Music is a fickle thing. Sometimes you listen to something and it immediately grabs you. Sometimes it make you excited. Sometimes it evokes deep seated loathing. But the important thing is that it evokes something. A feeling, a reaction, an emotion ... even an overwhelming ennui that makes you turn it off and never listen to it again. Anything, in fact, is better than nothing at all.
The Emerald Forest And The Blackbird, the latest album from Finnish death/doom band Swallow The Sun, arrived in the post a couple of weeks ago. I've listened to it several times, and it's perplexing me.
Fundamentally, it's exactly the sort of thing I like. A mix of heavy death metal moments complementing softer, doomier sections laced with theatrics and narrative. It has a number of songs that have immediately worked their way into my subconscious like all the best mind-worms (better than ear-worms, which are often superficially catchy) and are instantly recognisable. There's even a bit of blackened death going on in tracks like Hate, Lead The Way and Hearts Wide Shut. It should all be very exciting. And this is the root of what is perplexing me.
The fact is that, while the songs are catchy, well played, and I enjoy listening to them, the album as a whole leaves me flat. A Swallow The Sun album should be crushingly depressing, or alluringly disquieting, or engagingly melodramatic, or something. But instead it feels almost easy listening. The album starts, I sing along to This Cut Is The Deepest, rock out to Hate, Lead The Way, marvel at the beautiful Cathedral Walls, feel all gothic for Labyrinth of London and get more than a little confused by April 14th. But when the album ends, life goes back to how it was before it started. There is no lasting effect.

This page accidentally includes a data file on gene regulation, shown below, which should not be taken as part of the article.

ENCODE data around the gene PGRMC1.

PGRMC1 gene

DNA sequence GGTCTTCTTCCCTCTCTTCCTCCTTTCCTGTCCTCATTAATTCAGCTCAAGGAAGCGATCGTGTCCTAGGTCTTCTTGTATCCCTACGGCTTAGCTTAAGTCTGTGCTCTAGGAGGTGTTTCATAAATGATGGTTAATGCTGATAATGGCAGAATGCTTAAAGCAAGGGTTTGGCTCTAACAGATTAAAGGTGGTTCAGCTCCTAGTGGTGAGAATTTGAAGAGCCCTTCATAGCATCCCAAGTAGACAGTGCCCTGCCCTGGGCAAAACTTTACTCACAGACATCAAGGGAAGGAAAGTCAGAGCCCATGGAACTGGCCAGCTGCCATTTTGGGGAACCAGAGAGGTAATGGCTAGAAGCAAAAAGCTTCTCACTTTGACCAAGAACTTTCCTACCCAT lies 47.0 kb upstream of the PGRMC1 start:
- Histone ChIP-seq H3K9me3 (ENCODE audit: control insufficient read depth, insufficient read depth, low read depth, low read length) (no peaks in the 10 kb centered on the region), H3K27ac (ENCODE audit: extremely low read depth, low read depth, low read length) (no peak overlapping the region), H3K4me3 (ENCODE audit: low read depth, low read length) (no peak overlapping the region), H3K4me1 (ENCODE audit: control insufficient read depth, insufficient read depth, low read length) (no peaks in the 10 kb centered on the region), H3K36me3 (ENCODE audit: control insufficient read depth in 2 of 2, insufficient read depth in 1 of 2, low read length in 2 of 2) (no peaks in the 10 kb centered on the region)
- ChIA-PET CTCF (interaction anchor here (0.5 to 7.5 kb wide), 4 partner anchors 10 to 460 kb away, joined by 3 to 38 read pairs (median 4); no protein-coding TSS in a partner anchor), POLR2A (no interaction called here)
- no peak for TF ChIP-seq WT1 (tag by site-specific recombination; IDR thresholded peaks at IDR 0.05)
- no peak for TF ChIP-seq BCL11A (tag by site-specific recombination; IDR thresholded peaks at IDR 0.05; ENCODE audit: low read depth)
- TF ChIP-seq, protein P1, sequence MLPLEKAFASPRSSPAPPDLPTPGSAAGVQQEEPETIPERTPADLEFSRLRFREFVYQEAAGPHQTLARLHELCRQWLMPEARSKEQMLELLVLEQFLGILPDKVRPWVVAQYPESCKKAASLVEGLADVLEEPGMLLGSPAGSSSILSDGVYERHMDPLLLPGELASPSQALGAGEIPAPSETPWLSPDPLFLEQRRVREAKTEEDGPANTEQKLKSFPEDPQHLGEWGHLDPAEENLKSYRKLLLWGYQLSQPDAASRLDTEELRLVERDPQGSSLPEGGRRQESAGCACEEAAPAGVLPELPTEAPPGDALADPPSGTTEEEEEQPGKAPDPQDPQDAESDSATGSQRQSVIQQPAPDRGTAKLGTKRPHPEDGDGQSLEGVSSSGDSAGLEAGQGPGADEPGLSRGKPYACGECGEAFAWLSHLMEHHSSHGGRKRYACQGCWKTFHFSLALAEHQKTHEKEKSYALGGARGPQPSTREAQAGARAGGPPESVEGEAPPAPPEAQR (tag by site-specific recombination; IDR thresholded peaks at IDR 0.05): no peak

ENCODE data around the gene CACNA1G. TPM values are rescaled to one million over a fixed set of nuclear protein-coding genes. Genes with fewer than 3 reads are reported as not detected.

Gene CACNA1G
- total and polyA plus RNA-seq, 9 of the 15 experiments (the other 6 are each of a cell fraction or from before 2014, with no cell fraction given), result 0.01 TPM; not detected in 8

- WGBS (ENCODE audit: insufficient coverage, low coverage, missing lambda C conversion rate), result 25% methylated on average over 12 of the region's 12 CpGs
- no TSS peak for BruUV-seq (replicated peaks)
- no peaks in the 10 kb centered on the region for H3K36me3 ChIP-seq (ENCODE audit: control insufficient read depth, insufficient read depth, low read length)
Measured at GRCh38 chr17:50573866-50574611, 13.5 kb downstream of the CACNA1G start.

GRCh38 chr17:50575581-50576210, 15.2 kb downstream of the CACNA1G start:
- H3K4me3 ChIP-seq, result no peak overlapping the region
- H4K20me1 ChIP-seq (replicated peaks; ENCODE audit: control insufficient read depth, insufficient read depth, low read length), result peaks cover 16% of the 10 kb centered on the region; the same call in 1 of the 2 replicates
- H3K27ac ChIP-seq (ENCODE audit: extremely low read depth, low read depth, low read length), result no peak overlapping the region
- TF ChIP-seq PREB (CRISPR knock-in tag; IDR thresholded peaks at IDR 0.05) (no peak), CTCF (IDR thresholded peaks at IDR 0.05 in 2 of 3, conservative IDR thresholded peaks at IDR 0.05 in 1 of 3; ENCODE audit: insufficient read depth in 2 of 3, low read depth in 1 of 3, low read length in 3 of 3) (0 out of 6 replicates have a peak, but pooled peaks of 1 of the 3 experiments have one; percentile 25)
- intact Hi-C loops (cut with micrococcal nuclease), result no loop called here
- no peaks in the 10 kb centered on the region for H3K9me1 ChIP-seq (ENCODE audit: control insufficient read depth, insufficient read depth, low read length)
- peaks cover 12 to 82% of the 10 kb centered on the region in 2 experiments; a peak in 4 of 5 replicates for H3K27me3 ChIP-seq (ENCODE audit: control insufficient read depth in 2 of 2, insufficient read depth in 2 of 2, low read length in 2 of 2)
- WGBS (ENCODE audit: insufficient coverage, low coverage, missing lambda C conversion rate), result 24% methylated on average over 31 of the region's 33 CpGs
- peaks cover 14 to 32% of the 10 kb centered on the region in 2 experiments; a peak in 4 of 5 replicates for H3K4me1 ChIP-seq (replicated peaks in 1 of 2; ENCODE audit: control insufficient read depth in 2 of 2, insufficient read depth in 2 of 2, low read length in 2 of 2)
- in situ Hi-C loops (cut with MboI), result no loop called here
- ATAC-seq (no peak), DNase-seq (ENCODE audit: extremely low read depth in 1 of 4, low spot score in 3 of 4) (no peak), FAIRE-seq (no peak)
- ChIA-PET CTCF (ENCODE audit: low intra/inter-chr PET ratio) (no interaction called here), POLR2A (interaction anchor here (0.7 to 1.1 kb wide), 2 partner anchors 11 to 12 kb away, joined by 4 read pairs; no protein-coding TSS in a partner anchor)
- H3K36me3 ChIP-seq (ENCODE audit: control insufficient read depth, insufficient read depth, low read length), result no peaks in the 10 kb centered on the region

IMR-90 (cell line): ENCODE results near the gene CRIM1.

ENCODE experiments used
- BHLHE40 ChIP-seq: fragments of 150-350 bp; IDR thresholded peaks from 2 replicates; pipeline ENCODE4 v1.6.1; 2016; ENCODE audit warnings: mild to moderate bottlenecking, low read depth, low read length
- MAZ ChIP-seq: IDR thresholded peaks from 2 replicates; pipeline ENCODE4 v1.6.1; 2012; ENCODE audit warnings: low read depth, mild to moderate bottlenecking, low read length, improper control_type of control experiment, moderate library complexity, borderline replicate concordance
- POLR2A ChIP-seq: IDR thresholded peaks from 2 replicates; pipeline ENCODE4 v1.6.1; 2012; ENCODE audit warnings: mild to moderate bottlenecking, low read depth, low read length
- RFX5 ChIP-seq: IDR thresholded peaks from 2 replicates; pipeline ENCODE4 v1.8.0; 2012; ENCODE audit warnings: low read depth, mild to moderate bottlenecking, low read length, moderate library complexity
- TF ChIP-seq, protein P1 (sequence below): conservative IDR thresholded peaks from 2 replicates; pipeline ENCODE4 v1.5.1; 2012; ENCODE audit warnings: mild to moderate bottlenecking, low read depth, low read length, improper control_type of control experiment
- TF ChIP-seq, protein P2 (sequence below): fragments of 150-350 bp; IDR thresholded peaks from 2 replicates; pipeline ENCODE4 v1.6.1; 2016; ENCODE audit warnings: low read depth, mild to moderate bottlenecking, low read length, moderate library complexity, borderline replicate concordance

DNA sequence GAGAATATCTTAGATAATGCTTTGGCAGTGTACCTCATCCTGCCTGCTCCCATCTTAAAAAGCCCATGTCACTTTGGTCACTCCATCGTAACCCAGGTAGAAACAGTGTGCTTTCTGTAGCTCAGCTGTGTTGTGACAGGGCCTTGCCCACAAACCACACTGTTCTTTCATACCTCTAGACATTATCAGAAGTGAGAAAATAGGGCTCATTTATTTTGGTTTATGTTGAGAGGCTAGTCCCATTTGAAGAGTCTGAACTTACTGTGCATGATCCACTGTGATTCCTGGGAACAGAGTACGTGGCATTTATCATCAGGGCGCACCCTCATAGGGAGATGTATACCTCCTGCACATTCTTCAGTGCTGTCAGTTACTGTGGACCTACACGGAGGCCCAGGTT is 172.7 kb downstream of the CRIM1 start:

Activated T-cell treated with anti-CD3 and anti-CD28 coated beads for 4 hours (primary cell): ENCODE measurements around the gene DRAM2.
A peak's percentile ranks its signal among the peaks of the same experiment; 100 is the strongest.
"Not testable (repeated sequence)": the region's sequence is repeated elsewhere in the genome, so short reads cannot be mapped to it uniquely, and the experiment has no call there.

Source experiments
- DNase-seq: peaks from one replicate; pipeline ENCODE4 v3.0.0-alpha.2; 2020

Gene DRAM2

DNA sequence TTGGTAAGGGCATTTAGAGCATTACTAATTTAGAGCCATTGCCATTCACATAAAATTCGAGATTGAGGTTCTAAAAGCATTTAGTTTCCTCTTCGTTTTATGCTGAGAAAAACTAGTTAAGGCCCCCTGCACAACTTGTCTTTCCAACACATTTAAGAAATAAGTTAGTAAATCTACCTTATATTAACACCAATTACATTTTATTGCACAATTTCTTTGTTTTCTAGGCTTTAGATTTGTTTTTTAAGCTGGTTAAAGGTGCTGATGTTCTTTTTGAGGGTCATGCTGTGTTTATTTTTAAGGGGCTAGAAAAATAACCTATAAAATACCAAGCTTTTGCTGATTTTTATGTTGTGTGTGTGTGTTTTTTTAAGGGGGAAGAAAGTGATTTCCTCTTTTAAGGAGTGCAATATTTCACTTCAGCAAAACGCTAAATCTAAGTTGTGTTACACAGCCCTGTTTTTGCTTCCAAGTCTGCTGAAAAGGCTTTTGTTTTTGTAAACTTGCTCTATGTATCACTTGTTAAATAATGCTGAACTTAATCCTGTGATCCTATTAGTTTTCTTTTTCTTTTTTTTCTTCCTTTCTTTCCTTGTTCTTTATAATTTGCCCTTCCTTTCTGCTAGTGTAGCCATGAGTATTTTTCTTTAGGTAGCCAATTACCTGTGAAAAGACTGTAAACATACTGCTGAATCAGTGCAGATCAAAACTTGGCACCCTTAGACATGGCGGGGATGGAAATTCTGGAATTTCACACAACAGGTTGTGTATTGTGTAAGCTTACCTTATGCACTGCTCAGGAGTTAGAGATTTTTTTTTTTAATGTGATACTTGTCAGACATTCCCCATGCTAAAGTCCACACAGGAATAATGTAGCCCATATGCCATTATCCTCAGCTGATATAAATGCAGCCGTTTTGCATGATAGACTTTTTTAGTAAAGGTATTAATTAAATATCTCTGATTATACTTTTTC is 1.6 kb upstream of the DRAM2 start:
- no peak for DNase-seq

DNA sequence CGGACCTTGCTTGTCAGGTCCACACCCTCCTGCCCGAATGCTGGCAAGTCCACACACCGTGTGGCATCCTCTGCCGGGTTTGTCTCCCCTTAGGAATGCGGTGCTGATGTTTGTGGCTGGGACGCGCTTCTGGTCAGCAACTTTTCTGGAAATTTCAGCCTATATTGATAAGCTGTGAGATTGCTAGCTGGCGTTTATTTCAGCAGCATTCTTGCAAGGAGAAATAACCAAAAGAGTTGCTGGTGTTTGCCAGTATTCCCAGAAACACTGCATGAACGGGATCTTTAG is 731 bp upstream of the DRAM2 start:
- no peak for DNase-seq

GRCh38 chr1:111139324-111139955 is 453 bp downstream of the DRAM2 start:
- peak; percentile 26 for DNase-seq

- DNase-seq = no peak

I am wondering if, in part, this is because it failed to meet my expectations as a concept album. For a while now the common knowledge is that Emerald Forest is a concept album about a father talking to his dying child. It would certainly be a fitting topic for a Finnish doom band. But if that is the concept, then it doesn't survive beyond the end of the opening track. For sure, the opening track fits that concept very well, and is quite effective at conveying the sadness of the narrative, but then it ends. This Cut Is The Deepest, the second track, has absolutely nothing to do with the first track at all. Hate, Lead The Way, too, being blackened death with some pretty effective blackened vocals to match, is different again. In fact, the whole album is something of a mixed bag of topics and styles, sometimes jarringly so.
Perhaps the most effective track on the whole album is Cathedral Walls, the video of which I posted a while ago. The interplay between Mikko Kotamäki's verses and Anette Olzon's guest vocals on chorus makes for a haunting and engaging song. The inclusion of death growls in the middle provide a crescendo of sorts, and is probably the most satisfying track on the album.
Now, I don't want this post to be all doom and gloom. The album has some good songs on it, and I'm wondering if my somewhat apathetic reception of it is more to do with the apparent lack of cohesive concept than any failure of songwriting, musicianship or production. Having listened to it over ten times, it's obvious that it is not boring or unpleasant to listen to. It must have something about it, even if that something is an enigmatic je ne sais quoi. I'm just wondering if I need a lightbulb moment to really "get" it.
One thing I will say, in closing, is that I love the album art. It's somehow complex, yet minimalist, and the black on white is certainly unusual for a metal album. The touch of green sets it off nicely, and makes it stand out as a unique example of bucking the usual metal artwork trends.